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Published in Print: June 8, 2016, as Proposal Puts Teacher-License Portability Back in Spotlight

U.S. House Bill Seeks to Improve Portability of Teacher Licenses

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Moving to a new state and want to continue teaching? Plan to spend at least a couple weeks or so on paperwork.

Colorado double-checks to see whether your student-teaching experience was sufficient. Pennsylvania makes even experienced teachers pass a content test. Massachusetts requires you to begin seeking a sheltered-English-immersion license endorsement.

It's a process, in other words. But newly introduced federal legislation is looking to make it simpler, by setting up a system to enable teachers to move to another state without jumping through a lot of hoops.

State-specific rules are often well intentioned, but there are drawbacks, too.

In setting such detailed requirements, states have made it harder to alleviate teacher shortages by tapping teachers in nearby states. Minnesota's review of out-of-state credentials got so complicated that more than a dozen teachers sued. And in spite of all the red tape, state vetting has often failed to flag teachers with records of misconduct.

Aligning Requirements

The federal proposal was introduced last month by Rep. André Carson, D-Ind. It would permit the U.S. Department of Education to fund an "eligible entity" to set up a process for teachers holding licenses in participating states to be recognized by another state without having to take additional coursework.

If they chose to take part, states would probably need to start bringing their licensing rules closer together. Under the proposal, they would have to administer at least one content test before granting a teaching license, plus one general pedagogy exam and one performance-based test within a year after a teacher began to teach.

States often use the same licensing tests, but set very different cutoff scores. So, to ensure a baseline level of rigor, states' tests would have to be "identified as sufficiently rigorous" by a third-party group such as the Council of Chief State School Officers.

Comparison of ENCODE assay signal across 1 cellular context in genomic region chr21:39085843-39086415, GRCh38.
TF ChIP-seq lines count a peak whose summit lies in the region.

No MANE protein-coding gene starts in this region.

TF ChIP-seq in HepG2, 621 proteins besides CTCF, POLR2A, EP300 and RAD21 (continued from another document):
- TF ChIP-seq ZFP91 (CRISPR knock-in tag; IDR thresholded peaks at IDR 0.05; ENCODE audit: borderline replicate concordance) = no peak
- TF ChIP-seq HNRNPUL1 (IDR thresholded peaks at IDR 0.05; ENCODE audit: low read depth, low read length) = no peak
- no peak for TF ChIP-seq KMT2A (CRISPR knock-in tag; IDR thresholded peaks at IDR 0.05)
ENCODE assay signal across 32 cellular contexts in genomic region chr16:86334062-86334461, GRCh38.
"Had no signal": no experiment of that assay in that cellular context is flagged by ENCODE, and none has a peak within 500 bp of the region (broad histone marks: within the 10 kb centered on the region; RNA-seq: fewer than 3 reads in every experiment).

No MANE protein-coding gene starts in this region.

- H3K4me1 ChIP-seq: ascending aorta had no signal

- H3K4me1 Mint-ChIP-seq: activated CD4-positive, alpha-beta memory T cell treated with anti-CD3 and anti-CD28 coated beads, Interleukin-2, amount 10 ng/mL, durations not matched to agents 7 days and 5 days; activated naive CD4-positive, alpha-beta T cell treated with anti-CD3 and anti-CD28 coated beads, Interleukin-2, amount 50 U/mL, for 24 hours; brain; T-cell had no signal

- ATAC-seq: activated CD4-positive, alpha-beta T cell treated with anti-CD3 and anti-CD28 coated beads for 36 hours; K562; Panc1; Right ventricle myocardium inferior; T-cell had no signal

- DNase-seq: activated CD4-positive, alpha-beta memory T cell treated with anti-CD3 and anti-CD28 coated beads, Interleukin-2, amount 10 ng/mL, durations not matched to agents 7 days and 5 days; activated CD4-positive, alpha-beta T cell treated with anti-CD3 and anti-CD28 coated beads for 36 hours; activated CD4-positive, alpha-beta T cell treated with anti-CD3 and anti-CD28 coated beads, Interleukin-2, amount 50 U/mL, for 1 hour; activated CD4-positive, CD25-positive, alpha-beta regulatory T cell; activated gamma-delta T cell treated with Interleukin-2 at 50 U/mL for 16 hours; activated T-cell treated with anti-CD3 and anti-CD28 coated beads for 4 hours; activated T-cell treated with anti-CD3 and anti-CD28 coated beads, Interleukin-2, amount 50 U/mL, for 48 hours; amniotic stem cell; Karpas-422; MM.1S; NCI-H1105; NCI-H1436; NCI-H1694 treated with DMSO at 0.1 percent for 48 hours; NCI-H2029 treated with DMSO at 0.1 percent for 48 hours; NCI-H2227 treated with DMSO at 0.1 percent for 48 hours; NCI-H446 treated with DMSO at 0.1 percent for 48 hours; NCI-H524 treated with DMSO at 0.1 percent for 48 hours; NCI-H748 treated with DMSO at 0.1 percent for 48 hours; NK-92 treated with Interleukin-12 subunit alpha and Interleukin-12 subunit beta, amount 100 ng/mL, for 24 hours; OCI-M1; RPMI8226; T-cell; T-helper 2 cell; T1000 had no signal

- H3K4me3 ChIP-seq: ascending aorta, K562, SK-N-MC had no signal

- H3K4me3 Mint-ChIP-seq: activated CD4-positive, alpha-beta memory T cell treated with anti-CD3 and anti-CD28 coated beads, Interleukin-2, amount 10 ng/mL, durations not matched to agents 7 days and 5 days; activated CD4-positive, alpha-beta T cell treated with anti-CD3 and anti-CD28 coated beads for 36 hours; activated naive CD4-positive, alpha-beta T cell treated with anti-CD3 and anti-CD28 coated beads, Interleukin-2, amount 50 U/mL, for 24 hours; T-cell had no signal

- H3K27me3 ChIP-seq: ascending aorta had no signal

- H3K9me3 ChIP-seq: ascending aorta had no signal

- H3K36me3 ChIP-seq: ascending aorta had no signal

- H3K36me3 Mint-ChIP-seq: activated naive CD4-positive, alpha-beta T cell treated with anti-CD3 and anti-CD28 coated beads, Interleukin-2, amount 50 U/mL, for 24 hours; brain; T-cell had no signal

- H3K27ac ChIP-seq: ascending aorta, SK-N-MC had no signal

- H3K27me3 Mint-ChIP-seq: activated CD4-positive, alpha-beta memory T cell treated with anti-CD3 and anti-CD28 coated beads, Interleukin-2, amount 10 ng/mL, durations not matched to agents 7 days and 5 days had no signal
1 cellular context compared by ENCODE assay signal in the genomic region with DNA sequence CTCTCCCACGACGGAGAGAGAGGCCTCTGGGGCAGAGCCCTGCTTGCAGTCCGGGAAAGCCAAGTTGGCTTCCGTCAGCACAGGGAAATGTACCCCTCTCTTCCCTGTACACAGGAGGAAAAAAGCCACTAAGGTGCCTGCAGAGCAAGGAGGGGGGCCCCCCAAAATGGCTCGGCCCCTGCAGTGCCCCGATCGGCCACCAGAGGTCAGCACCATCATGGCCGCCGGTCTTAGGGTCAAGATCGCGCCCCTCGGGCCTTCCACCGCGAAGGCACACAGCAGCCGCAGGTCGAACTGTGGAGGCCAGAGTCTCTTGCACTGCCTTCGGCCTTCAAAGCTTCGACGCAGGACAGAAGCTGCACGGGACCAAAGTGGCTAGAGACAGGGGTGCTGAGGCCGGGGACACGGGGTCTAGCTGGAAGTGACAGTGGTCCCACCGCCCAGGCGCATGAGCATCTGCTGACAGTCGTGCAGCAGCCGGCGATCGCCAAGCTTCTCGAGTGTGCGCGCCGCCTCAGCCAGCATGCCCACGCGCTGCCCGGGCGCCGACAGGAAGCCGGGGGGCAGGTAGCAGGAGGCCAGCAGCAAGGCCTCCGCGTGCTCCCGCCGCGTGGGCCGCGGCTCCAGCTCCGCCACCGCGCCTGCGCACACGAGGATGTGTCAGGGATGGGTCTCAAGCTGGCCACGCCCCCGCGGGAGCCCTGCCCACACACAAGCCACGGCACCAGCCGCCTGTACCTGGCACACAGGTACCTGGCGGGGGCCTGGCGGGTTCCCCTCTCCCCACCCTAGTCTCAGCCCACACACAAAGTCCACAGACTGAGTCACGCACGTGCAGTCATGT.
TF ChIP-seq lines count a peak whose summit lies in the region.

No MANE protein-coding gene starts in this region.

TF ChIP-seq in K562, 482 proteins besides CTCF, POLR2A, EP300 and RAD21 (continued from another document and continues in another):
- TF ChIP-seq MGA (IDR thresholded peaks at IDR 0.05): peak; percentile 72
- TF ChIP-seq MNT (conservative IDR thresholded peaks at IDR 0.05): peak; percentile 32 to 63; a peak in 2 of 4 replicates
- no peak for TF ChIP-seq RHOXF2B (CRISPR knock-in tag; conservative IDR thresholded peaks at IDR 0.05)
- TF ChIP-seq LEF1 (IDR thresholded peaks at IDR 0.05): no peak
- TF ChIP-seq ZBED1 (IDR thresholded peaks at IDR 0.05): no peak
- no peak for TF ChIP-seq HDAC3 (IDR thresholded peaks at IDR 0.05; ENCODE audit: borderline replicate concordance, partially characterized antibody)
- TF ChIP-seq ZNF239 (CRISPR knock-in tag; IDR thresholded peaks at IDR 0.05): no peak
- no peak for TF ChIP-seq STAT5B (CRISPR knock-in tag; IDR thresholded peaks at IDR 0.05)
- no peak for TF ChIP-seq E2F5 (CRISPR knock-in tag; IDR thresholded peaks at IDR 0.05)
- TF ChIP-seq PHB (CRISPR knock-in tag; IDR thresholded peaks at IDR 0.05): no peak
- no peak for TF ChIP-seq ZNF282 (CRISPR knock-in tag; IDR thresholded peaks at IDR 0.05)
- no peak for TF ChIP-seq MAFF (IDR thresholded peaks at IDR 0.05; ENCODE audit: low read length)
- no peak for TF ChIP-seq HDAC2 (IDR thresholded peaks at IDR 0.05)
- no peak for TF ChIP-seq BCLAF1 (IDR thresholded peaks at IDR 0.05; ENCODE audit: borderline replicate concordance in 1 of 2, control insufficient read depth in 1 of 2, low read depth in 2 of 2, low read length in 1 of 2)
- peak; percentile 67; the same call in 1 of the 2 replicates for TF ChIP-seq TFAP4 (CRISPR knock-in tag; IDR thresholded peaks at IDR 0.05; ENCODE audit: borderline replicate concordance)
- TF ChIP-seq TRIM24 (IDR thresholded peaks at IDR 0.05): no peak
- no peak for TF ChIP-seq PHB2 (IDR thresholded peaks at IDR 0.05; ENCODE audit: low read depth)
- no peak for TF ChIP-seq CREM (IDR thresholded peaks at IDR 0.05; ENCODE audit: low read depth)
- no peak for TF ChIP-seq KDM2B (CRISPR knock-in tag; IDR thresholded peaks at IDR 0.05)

The proposal is modeled on recommendations from a 2014 report from the centrist think tank Third Way.

"We think this is really a benefit for teachers and states, in that this will obviously make it easier to move across state lines," said Tamara Hiler, an education policy adviser for the group. "Just think of military spouses, folks who don't have a lot of time before moving, states who want to be able to more easily recruit teachers."

The big question on the proposal's prospects isn't merely legislative. It's whether there's an appetite among states to move toward such a system of licensing reciprocity and potentially cede some control.

Calls for reciprocity date back decades. While some progress was made in the 1990s with regional pacts like the Northeast Regional Credential, such efforts waned during the accountability era.

But Phillip Rogers, the executive director of the National Association of State Directors of Teacher Education and Certification, says the stars are now realigning on the issue.

Frustrated Teachers

At least 27 states say they grant reciprocity to out-of-state teachers whose background checks, academic histories, and applications all check out, although in practice they do often insist teachers meet additional requirements for a full certificate, he said. The others have more complicated rules.

It's those nitty-gritty details that have long frustrated mobile teachers.

Patty Pitts, the assistant superintendent for teacher education and licensure at the Virginia education department, says she sympathizes. She gets the occasional calls from Virginia teachers who have moved out of state and are struggling to put together enough documentation for a new license.

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Virginia's process is more flexible than other states', Pitts contends. Out-of-state applicants with three years' experience can get a waiver of the state's licensing test, and they don't have to undergo a painstaking course-by-course review.

"We don't evaluate or pick apart the transcript to see if they have Virginia history and all of those things," Pitts said. "Other states don't have as much flexibility in their regulations as we do."

On a broad level, there's still considerable work to be done.

"Our discussions with other states [on reciprocity] are really at a beginning, preliminary level," said Sarah Spross, the assistant state superintendent for educator effectiveness for Maryland.

Vol. 35, Issue 34, Page 6

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